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Grosse Pointe Woods

Residents express frustration with DTE at meeting

October 16, 2013

GROSSE POINTE WOODS — Residents wanted answers, but many left seemingly displeased with what they heard at an informational session held earlier this week with DTE representatives to discuss ongoing power-outage issues.

Four DTE representatives came to the Grosse Pointe Woods Community Center Oct. 14 to update residents approximately a year after the last meeting with a crowded room of angry community members, which followed summer 2012 power outages.

More than 30 residents and city officials sat down to hear what DTE representatives had to say Oct. 14. Frustrations ran high during the meeting.

“I’ve heard, just this evening, some residents have outages today, as we speak, in that area,” City Administrator Al Fincham said.

The biggest problems in the city are in the area north of Vernier and east of Mack; however, there are residents in other parts of the city who complain of power issues, as well.

DTE representatives gave a presentation and explained that while there were slightly more than 100 homes affected that day by a power outage due to an equipment issue, more homes would have been affected if DTE hadn’t made the changes it already made in that area. They said more work is slated to start next month.

That biggest component is splitting residents onto two separate circuits, according to DTE officials.

They’ve been in the city clearing branches away from lines and performing circuit maintenance, DTE representatives said.

They are working toward about a $4 million investment in Grosse Pointe Woods. 

DTE representative Kathy Jordan said that DTE previously had made a commitment of $1.4 million.

“We’re already projected at $4 million, so we really are taking this seriously,” she said.

Jordan said they’re there because they care.

While the city doesn’t have control over DTE’s work, Mayor Robert Novitke, City Council and the city administration have been vocal to try to get things moving on changes to the system that would help alleviate years of power issues in the city.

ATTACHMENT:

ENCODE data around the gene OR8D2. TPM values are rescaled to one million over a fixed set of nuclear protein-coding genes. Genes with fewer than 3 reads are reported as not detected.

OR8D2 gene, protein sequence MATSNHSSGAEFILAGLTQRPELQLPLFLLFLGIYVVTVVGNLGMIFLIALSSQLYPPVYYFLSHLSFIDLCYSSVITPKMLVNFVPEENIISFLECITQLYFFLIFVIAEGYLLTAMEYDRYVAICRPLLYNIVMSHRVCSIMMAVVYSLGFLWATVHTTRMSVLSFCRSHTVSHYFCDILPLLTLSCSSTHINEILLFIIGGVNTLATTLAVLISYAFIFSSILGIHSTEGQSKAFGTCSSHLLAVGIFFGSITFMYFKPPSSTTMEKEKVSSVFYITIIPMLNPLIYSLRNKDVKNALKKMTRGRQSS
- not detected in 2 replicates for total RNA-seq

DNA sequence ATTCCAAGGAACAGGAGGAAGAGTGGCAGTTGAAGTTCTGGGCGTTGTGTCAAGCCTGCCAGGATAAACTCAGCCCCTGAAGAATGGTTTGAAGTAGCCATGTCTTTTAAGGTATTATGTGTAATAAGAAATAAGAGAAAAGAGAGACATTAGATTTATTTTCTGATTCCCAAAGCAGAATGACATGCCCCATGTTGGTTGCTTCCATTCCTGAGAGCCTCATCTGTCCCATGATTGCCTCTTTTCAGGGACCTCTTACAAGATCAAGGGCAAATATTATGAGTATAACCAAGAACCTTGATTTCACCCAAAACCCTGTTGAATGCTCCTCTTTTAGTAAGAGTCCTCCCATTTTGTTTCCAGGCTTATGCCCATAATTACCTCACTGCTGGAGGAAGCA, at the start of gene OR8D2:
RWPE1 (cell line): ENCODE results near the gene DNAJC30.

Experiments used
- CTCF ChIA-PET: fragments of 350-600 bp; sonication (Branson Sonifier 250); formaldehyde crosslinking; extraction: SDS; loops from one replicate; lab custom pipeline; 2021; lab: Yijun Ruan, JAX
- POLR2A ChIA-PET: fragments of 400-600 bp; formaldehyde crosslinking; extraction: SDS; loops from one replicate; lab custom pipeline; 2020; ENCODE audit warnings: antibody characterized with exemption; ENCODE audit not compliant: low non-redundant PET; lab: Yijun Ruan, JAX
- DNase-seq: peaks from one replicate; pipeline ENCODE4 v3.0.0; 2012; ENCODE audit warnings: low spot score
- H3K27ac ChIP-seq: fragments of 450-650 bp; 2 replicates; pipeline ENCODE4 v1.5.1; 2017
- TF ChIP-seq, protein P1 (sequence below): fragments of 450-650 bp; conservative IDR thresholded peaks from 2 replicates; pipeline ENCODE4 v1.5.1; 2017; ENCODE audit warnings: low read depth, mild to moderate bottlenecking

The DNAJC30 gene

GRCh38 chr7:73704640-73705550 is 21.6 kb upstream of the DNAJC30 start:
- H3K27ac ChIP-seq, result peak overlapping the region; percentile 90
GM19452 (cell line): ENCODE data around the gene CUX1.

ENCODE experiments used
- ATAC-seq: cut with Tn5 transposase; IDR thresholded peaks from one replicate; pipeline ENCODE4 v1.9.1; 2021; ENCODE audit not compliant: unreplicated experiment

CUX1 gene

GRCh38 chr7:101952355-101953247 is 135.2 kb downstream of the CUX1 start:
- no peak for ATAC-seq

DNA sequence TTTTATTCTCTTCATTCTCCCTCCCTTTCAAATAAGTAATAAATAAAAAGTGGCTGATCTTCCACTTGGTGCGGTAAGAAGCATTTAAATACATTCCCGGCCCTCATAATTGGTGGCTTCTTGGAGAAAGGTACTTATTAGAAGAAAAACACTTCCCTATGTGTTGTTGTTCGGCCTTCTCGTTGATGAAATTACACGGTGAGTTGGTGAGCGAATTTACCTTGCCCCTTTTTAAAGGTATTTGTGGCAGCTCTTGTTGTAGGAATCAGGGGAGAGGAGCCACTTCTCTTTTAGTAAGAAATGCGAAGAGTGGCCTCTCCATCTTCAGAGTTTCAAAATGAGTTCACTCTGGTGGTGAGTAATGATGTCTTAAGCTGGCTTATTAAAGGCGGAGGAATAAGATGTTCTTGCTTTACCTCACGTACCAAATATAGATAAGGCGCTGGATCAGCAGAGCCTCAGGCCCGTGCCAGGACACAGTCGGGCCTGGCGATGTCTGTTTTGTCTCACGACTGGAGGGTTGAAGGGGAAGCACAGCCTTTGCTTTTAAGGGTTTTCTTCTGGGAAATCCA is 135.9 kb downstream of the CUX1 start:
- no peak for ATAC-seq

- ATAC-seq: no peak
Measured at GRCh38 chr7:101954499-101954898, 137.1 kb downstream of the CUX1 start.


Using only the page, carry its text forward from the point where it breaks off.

While many power-outage issues can be traced to weather conditions, a Grosse Pointe Woods resident in the crowd said they are told by DTE that the outage was caused by a lightning strike even when the sky is blue and clear.

Though DTE representatives at the meeting said that they are making progress and meeting their commitment, residents don’t see it that way. Residents said they were promised that the work, especially the key component, was going to be finished early this year.

Residents are angry not only about sitting in the dark with the power outages, but about financial losses from damaged appliances and spoiled food.

Some reportedly have tried filing claims with DTE, but they were denied compensation.

“We need something concrete to replace what we lost,” resident Glenn Mack said. “We’re not getting the full product, and the product you’re selling us is damaging our things.

“It’s not like this has been a small problem,” he said. “This has been going on for years and years.”

The issue has affected others besides residents. Big Boy owner Dan Curis spoke about his frustration. Every time the power goes out for an extended period, he stands to lose more than $25,000 in food. He said every time he calls to see how long the power is out, they tell him a couple of hours. Then, he said, he calls later to hear that it will be a couple more hours.

If he knew sooner that the outage wouldn’t be fixed quickly, he said he could donate the food to a charity to help those in need.

When asked what they plan to do about those losses, the DTE representatives explained that they do not have authority over claims and could not change policy.

Residents expressed frustration that they believed DTE wasn’t sending out the right people — the people who can make decisions. 

“We get no answers,” Mack said. “We just get those blank faces.”

Other residents said they felt they’ve heard the same promises in the past with no fixes.

“I have lived through every one of the outings,” said Tom Sullivan, a 55-year resident of the city. “I’m not hearing anything tonight that is any different than any other update.”

DTE has promised to create a report of the work that is being done so that residents can see it and to talk about possibly having someone from claims explain the claims situation to residents.

For more local news coverage, see the following newspaper:


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